Research Publications


A small molecule interacts with VDAC2 to block mouse BAK-driven apoptosis

van Delft, MF; Chappaz, S; Khakham, Y; Bui, CT; Debrincat, MA; Lowes, KN; Brouwer, JM; Grohmann, C; Sharp, PP; Dagley, LF; Li, L; McArthur, K; Luo, MX; Chin, HS; Fairlie, WD; Lee, EF; Segal, D; Duflocq, S; Lessene, R; Bernard, S; Peilleron, L; Nguyen, T; Miles, C; Wan, SS; Lane, RM; Wardak, A; Lackovic, K; Colman, PM; Sandow, JJ; Webb, AI; Czabotar, PE; Dewson, G; Watson, KG; Huang, DCS; Lessene, G; Kile, BT
Nature Chemical Biology
Journal Article
Activating the intrinsic apoptosis pathway with small molecules is now a clinically validated approach to cancer therapy. In contrast, blocking apoptosis to prevent the death of healthy cells in disease settings has not been achieved. Caspases have been favored, but they act too late in apoptosis to provide long-term protection. The critical step in committing a cell to death is activation of BAK or BAX, pro-death BCL-2 proteins mediating mitochondrial damage. Apoptosis cannot proceed in their absence. Here we show that WEHI-9625, a novel tricyclic sulfone small molecule, binds to VDAC2 and promotes its ability to inhibit apoptosis driven by mouse BAK. In contrast to caspase inhibitors, WEHI-9625 blocks apoptosis before mitochondrial damage, preserving cellular function and long-term clonogenic potential. Our findings expand on the key role of VDAC2 in regulating apoptosis and demonstrate that blocking apoptosis at an early stage is both advantageous and pharmacologically tractable.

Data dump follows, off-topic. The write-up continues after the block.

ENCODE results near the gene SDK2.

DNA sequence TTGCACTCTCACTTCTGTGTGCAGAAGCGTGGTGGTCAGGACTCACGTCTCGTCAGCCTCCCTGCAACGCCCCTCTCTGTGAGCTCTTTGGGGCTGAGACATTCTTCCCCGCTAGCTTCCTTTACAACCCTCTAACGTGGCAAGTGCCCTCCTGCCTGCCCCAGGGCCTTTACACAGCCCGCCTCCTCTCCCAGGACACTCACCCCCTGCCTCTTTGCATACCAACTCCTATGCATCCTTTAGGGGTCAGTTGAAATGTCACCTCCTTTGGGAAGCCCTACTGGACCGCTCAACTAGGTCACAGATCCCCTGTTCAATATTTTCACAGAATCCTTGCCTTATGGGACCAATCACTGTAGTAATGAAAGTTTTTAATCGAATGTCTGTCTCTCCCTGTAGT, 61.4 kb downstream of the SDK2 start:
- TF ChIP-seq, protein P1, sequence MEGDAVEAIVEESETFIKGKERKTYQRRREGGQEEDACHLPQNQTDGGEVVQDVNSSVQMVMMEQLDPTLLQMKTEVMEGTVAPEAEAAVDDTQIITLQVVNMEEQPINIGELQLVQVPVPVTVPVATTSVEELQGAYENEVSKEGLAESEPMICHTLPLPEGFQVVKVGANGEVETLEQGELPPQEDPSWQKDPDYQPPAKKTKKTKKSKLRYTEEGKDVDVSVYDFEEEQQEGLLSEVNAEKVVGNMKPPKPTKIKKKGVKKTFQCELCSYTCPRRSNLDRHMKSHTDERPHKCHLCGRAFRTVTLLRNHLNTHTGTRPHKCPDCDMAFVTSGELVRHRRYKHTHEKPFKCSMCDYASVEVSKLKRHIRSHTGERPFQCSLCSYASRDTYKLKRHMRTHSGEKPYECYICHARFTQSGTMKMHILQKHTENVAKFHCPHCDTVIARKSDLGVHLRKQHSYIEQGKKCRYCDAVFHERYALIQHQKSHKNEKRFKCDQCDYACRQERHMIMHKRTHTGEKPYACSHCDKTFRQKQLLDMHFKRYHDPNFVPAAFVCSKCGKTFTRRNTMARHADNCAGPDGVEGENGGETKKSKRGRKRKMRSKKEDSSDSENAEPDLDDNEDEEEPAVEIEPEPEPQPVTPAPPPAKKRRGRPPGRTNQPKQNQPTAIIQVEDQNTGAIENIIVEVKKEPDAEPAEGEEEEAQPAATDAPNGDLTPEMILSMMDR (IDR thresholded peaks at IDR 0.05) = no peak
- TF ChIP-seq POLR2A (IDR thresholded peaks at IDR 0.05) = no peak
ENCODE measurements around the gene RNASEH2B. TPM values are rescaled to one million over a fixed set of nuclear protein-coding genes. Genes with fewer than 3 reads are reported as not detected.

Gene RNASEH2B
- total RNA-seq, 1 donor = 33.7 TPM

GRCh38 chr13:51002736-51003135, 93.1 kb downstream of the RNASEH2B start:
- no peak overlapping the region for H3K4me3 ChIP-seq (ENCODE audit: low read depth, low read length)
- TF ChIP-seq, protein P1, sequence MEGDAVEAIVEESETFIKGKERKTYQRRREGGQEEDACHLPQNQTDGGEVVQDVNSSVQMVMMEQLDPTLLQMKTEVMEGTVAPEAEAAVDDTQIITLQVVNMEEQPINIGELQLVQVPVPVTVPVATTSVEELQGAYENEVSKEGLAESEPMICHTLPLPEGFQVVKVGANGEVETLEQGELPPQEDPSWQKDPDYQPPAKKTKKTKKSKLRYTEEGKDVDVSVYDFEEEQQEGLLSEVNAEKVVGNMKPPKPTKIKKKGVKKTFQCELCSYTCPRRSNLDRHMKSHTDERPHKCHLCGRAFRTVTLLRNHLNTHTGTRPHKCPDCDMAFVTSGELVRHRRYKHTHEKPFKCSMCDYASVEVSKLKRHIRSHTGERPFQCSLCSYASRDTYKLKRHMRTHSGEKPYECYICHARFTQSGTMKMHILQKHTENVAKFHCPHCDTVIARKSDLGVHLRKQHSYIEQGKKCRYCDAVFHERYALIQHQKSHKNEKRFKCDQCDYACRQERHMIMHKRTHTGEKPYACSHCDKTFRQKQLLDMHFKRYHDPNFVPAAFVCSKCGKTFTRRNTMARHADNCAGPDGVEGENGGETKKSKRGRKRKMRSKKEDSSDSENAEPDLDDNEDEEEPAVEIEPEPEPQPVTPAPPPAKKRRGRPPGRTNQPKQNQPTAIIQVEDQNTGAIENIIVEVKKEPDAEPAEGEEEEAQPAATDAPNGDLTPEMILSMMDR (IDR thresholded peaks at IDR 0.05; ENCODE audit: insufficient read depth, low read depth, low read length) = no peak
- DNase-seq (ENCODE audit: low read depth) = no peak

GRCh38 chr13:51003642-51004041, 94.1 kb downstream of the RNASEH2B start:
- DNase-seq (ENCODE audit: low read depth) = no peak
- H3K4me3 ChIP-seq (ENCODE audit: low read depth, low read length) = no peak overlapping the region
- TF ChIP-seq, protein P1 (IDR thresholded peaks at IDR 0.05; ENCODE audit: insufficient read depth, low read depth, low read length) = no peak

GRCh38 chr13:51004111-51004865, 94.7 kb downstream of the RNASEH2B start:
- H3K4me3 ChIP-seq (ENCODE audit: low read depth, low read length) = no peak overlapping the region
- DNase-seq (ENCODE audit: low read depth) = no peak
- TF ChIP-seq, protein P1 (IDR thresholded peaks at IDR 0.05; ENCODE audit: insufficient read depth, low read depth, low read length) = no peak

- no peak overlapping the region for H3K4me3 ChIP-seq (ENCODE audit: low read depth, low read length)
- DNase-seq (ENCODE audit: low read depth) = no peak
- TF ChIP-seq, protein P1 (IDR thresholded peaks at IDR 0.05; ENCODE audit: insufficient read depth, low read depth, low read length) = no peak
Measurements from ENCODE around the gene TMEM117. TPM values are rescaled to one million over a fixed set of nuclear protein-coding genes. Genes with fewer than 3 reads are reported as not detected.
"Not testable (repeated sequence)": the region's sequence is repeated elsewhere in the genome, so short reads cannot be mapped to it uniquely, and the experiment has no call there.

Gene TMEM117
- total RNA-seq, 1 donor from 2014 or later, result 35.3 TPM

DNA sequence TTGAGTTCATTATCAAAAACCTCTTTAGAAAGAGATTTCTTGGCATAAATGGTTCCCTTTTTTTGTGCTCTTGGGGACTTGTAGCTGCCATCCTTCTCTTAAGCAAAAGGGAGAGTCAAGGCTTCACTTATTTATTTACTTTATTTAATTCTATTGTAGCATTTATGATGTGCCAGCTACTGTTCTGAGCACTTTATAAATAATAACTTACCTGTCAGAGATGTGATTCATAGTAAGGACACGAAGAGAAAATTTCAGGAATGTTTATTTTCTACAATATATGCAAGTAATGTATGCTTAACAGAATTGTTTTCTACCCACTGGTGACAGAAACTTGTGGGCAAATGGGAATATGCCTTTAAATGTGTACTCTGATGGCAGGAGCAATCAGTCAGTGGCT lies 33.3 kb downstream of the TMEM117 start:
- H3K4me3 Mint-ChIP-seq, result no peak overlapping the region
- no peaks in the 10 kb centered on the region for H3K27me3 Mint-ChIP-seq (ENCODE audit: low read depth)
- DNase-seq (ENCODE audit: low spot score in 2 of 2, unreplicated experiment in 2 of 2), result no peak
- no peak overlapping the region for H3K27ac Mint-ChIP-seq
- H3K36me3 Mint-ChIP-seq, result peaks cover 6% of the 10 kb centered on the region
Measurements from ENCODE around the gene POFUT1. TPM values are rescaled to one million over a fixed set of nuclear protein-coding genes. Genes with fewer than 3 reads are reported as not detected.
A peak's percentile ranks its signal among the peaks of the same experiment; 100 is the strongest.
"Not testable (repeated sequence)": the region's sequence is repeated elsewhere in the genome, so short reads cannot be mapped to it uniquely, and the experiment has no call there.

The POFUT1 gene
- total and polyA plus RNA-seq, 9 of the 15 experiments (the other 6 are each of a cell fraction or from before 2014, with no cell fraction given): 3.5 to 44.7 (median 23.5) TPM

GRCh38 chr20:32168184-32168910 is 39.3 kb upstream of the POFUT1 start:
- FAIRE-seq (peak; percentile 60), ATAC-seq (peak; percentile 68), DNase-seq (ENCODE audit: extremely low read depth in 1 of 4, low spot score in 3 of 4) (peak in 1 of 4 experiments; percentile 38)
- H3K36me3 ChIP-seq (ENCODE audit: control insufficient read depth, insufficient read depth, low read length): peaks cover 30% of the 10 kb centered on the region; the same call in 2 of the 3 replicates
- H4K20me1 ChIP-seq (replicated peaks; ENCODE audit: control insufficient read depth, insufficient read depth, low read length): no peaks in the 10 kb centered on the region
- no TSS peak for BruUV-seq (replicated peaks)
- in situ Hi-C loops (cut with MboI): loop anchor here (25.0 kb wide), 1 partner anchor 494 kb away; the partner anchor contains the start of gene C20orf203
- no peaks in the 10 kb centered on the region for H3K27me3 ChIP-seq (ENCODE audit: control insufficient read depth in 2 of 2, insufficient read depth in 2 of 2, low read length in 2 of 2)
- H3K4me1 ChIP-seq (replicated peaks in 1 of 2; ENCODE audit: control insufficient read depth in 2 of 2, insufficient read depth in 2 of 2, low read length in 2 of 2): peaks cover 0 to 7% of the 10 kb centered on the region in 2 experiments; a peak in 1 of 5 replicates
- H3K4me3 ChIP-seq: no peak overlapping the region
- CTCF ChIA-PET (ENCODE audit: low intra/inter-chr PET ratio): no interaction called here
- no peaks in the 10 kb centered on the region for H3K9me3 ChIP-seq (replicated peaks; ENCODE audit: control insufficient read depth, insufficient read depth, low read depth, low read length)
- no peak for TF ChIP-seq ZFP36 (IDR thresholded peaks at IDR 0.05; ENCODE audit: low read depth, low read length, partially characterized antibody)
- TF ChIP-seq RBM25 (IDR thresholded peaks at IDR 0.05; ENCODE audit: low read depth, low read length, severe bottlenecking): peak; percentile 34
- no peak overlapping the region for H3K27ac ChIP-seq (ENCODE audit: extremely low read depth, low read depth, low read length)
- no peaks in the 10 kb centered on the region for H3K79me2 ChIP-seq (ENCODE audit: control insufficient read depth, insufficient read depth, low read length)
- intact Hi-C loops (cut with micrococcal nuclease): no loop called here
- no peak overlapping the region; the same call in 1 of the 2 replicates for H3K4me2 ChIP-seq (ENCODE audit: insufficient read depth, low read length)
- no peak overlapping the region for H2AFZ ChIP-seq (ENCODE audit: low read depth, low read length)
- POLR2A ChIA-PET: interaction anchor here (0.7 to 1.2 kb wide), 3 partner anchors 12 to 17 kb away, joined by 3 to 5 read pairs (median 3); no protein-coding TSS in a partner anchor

Springer Nature
Blood Cells and Blood Cancer; Chemical Biology; Advanced Technology and Biology; Structural Biology; Ubiquitin Signalling
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